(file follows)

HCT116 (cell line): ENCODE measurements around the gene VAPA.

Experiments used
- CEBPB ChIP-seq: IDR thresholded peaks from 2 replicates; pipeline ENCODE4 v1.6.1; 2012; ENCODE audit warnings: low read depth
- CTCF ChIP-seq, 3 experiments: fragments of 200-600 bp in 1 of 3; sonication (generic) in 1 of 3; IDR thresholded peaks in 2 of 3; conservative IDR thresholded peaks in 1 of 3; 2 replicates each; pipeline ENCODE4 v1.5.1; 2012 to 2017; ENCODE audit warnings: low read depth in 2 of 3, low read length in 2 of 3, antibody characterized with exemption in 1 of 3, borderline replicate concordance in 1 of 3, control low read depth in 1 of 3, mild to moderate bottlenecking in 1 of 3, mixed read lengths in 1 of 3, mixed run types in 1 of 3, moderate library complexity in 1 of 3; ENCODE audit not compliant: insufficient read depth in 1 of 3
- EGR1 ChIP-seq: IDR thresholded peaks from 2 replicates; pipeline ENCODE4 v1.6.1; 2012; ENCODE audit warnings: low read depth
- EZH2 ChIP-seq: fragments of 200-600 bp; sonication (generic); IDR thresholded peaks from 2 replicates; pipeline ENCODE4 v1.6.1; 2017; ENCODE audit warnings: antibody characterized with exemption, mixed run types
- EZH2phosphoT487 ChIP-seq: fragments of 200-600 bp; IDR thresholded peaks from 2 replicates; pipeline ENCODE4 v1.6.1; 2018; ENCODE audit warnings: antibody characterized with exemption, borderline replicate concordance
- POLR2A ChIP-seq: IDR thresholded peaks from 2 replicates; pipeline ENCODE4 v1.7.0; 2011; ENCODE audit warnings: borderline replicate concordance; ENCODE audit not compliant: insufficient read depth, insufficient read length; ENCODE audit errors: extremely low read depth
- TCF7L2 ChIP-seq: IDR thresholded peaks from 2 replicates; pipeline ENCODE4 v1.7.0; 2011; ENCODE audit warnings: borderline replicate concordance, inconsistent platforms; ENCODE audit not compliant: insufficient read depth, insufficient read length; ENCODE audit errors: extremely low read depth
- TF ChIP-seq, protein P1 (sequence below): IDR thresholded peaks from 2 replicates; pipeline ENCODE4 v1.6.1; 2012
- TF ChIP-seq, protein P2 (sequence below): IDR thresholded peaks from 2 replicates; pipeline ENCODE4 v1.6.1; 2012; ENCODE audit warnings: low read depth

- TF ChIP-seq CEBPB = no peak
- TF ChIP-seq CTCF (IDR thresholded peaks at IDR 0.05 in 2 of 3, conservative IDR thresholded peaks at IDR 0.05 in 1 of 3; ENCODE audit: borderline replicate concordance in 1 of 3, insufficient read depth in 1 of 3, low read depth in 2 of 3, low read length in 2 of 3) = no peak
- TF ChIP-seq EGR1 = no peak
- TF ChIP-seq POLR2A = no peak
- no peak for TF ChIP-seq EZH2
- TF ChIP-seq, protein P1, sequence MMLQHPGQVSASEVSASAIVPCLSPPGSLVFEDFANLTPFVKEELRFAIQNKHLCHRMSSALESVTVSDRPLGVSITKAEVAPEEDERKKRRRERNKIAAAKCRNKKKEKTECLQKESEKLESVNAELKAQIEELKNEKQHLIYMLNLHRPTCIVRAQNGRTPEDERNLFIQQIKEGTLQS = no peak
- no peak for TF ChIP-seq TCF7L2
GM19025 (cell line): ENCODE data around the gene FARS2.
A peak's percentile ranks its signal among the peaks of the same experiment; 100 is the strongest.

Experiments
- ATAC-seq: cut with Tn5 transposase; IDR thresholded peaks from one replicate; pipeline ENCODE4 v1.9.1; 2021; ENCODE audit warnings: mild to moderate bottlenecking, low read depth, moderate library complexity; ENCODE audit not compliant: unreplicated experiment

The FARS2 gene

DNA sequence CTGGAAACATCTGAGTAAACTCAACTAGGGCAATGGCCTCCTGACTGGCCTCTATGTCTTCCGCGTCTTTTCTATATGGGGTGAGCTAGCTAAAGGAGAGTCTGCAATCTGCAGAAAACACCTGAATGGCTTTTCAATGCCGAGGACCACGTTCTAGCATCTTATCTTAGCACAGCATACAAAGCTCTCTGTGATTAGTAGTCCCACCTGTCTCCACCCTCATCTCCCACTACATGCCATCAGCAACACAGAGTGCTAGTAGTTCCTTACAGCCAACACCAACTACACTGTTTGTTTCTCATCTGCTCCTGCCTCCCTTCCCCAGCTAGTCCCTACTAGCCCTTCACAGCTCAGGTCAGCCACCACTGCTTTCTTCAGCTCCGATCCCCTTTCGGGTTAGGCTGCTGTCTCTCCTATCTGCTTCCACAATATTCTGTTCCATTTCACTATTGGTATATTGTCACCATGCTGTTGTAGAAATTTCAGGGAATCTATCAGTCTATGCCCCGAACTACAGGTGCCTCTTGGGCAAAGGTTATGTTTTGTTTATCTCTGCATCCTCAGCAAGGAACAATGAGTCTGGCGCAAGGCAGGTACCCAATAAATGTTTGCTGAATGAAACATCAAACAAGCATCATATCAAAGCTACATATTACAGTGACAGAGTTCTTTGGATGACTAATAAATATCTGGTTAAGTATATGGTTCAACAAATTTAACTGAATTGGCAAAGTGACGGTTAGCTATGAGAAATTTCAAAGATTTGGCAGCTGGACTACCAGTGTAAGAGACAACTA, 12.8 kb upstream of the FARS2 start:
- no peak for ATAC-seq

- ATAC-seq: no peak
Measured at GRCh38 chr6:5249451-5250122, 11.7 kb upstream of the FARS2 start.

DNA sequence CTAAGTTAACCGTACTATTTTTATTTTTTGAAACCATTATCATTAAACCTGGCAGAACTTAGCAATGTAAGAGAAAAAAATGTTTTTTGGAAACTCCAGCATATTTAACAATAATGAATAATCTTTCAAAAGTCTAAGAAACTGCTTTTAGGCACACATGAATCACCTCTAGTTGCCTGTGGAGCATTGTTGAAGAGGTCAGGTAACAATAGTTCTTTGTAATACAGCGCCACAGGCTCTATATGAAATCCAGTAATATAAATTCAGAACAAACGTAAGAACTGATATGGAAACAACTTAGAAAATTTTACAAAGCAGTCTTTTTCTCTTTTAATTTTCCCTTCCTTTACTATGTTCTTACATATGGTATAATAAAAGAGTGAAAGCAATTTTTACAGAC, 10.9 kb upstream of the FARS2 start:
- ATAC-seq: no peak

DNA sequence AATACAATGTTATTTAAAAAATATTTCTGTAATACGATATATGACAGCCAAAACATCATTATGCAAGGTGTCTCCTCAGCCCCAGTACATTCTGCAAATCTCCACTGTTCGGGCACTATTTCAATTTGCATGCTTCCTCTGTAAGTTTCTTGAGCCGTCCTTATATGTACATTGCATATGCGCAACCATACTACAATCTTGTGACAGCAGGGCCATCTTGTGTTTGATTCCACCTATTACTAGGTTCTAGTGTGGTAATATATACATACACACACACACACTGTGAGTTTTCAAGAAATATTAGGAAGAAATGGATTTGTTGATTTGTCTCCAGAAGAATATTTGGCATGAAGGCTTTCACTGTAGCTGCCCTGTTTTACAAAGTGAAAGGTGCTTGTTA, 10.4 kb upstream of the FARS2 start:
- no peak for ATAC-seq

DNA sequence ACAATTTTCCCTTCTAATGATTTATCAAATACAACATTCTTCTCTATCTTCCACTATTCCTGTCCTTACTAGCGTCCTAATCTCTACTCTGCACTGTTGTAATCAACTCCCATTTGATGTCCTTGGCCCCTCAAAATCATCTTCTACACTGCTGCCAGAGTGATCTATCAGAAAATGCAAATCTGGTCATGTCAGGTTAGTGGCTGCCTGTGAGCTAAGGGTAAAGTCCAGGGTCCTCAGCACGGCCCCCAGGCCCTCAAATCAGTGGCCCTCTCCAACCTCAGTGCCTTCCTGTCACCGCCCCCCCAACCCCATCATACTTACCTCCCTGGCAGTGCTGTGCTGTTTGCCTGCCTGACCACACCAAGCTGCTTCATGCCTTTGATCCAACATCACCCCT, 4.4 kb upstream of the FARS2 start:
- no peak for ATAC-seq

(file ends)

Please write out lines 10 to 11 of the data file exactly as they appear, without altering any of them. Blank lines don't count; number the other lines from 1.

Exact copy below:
- TF ChIP-seq, protein P1 (sequence below): IDR thresholded peaks from 2 replicates; pipeline ENCODE4 v1.6.1; 2012
- TF ChIP-seq, protein P2 (sequence below): IDR thresholded peaks from 2 replicates; pipeline ENCODE4 v1.6.1; 2012; ENCODE audit warnings: low read depth